AAFES gas prices to dip as much as 55 cents a gallon
Gas prices at Army and Air Force Exchange Service stations in Europe will drop as much as 55.4 cents per gallon next month, erasing the majority of the gap between average prices in the U.S. and AAFES’ prices in Europe.
This drop, which will take effect on Sunday, is roughly 23 cents a gallon more than AAFES’ usual pricing policy allows. An AAFES news release said the “sudden and surprising decrease in prices” in the U.S. prompted AAFES to calculate its overseas gas prices differently for October.
Traditionally, AAFES’ (overseas) gas prices are set by using the U.S. Department of Energy’s previous four- or five-week average for fuel in the United States and adding local delivery costs. Using that criteria, the price for a gallon of regular unleaded gas in Germany would have been dropped to $2.83 from $3.15.
Instead, motorists will pay $2.603.
“Looking at the raw data, it appeared that even limiting the criteria to only four weeks wasn’t going to be enough for overseas pump (prices) to reflect the unprecedented decrease we are seeing in the States,” Lt. Col. Dean Thurmond, an AAFES spokesman, was quoted as saying in an AAFES news release Tuesday. “As such, AAFES (overseas) stations will determine October prices using the weekly DOE averages for only the previous two weeks.”
In the States, regular gas has come down 66 cents a gallon since Aug. 7, according to the Energy Department. This plunge is largely to blame for the yawning gap between the average stateside prices and AAFES’ prices in Europe.
On Sunday, the price of super unleaded and super plus unleaded prices will drop 53.7 cents and 53.3 cents a gallon respectively. Diesel will drop 37.9 cents to $2.82.
AAFES’ prices in the Netherlands for super unleaded, super plus unleaded and diesel will mirror those in Germany. In the United Kingdom, those three grades will cost $2.673, $2.782 and $2.769, respectively.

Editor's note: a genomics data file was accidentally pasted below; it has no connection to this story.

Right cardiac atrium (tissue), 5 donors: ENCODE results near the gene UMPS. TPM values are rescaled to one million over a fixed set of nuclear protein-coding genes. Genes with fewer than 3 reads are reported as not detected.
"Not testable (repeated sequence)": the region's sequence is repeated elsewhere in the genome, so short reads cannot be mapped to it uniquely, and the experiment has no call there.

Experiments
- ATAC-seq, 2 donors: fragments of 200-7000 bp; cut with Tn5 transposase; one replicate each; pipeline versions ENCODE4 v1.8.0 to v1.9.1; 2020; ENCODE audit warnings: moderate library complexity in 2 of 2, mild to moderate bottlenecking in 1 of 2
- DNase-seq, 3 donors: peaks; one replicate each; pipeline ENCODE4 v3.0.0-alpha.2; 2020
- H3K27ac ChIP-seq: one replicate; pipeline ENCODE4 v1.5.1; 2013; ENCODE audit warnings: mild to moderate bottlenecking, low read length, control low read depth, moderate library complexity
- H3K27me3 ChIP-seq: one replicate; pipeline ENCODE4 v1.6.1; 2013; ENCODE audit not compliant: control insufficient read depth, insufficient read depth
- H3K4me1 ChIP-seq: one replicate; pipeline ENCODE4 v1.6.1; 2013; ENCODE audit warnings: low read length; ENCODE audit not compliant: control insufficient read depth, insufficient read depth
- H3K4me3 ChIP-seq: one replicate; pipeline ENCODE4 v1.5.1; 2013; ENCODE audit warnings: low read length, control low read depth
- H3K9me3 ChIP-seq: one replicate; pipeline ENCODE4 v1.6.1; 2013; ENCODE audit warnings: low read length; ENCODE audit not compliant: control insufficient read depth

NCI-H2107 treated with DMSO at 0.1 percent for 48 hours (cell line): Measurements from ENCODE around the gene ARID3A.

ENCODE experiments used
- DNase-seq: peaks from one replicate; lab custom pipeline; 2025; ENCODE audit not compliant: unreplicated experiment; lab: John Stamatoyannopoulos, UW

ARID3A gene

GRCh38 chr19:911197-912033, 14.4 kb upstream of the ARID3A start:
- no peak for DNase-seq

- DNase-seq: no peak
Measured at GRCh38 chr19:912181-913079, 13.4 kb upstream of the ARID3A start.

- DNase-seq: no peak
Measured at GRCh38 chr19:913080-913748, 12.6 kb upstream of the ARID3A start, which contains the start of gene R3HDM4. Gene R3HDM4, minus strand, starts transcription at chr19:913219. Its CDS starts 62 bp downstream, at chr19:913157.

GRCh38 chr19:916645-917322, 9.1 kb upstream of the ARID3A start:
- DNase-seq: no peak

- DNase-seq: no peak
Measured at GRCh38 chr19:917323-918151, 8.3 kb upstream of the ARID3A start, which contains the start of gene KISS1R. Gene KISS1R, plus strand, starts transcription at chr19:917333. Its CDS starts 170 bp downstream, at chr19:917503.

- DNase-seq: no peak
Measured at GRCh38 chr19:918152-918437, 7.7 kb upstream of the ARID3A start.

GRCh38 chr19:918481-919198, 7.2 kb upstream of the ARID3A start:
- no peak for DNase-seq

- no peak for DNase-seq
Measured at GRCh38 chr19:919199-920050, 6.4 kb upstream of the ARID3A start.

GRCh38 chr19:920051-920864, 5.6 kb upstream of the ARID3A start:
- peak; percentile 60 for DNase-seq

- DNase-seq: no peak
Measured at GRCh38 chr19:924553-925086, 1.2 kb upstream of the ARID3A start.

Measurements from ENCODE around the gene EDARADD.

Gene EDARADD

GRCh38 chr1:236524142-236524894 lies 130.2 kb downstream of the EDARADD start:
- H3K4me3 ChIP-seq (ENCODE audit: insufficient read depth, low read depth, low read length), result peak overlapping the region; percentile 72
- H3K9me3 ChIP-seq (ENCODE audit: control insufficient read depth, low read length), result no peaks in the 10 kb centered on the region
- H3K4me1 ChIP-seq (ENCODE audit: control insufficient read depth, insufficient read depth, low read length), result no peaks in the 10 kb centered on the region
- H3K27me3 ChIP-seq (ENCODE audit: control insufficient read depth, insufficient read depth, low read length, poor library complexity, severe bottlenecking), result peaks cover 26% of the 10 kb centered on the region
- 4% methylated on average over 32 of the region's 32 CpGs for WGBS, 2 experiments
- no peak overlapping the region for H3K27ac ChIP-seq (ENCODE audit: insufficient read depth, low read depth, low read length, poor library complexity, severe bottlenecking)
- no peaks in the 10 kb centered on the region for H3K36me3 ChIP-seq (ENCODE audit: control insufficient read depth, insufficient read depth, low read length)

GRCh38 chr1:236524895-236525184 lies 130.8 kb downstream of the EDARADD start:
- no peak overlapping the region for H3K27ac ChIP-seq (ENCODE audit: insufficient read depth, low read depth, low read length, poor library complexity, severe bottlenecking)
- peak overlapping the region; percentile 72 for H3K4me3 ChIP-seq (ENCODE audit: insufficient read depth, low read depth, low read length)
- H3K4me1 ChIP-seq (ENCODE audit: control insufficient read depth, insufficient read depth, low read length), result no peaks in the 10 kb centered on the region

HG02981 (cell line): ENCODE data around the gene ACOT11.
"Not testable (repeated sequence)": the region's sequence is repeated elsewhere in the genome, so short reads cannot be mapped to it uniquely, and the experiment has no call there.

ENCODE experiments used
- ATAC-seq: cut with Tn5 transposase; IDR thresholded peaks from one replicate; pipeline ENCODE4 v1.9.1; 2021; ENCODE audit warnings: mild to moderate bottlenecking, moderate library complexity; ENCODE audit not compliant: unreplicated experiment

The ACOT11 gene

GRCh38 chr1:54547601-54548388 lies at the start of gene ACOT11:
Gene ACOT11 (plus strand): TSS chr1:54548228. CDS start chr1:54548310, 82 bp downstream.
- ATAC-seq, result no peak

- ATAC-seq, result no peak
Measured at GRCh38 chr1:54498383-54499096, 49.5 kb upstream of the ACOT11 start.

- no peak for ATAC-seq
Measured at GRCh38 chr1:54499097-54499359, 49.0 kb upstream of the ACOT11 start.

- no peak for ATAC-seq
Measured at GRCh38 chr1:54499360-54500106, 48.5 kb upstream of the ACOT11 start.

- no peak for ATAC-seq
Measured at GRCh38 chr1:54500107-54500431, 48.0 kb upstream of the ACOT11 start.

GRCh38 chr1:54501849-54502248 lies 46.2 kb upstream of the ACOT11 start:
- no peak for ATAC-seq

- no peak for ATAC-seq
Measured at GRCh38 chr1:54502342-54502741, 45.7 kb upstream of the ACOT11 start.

AAFES’ release said updated gas prices for Turkey and the Azores will be delayed pending up-to-date information from the Defense Energy Supply Center.
Motorists pumping gas Wednesday in Darmstadt were relieved to hear of the price drop.
“My husband’s coming home from Iraq, so that’ll be extra money in our pockets to spend,” said Brandy Rivera, a military spouse, as she pumped $20 — or 6.34 gallons — of regular unleaded into her supercharged Pontiac Grand Prix.
Just back from Iraq, Staff Sgt. James Emmons redeployed to the highest pump prices in AAFES’ history. He said the impending drop was good news because he has to drive to and from work regardless of what the price is. “I usually do about 45 minutes a day at a minimum,” Emmons said.
As Milene Vega, a military spouse, filled her six-cylinder Buick Rendezvous on Wednesday, she admitted she wouldn’t mind having a smaller car to cut down on gas expenses. But it’s not realistic, she said.
“I have four kids, and if my husband is with me, where is he going to sit?”
Vega said she was glad to see the price come down, but added, “I wish we could see prices like in the States.”